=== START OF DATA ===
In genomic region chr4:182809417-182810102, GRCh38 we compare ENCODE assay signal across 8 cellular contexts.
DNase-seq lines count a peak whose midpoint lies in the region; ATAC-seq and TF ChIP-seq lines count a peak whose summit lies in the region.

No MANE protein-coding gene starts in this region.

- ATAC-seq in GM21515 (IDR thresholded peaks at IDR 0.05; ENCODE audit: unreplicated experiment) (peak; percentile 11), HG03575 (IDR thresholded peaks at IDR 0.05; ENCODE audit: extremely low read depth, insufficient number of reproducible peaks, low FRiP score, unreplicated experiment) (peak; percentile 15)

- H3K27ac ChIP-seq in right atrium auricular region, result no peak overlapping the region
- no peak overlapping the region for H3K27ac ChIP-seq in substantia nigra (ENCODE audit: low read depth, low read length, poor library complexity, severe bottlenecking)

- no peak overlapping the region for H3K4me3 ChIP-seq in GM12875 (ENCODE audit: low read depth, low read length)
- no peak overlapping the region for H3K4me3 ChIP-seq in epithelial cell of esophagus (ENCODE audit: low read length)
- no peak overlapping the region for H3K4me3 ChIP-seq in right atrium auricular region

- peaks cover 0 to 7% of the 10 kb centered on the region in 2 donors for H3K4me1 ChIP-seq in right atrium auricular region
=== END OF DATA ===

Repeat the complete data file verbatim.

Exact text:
In genomic region chr4:182809417-182810102, GRCh38 we compare ENCODE assay signal across 8 cellular contexts.
DNase-seq lines count a peak whose midpoint lies in the region; ATAC-seq and TF ChIP-seq lines count a peak whose summit lies in the region.

No MANE protein-coding gene starts in this region.

- ATAC-seq in GM21515 (IDR thresholded peaks at IDR 0.05; ENCODE audit: unreplicated experiment) (peak; percentile 11), HG03575 (IDR thresholded peaks at IDR 0.05; ENCODE audit: extremely low read depth, insufficient number of reproducible peaks, low FRiP score, unreplicated experiment) (peak; percentile 15)

- H3K27ac ChIP-seq in right atrium auricular region, result no peak overlapping the region
- no peak overlapping the region for H3K27ac ChIP-seq in substantia nigra (ENCODE audit: low read depth, low read length, poor library complexity, severe bottlenecking)

- no peak overlapping the region for H3K4me3 ChIP-seq in GM12875 (ENCODE audit: low read depth, low read length)
- no peak overlapping the region for H3K4me3 ChIP-seq in epithelial cell of esophagus (ENCODE audit: low read length)
- no peak overlapping the region for H3K4me3 ChIP-seq in right atrium auricular region

- peaks cover 0 to 7% of the 10 kb centered on the region in 2 donors for H3K4me1 ChIP-seq in right atrium auricular region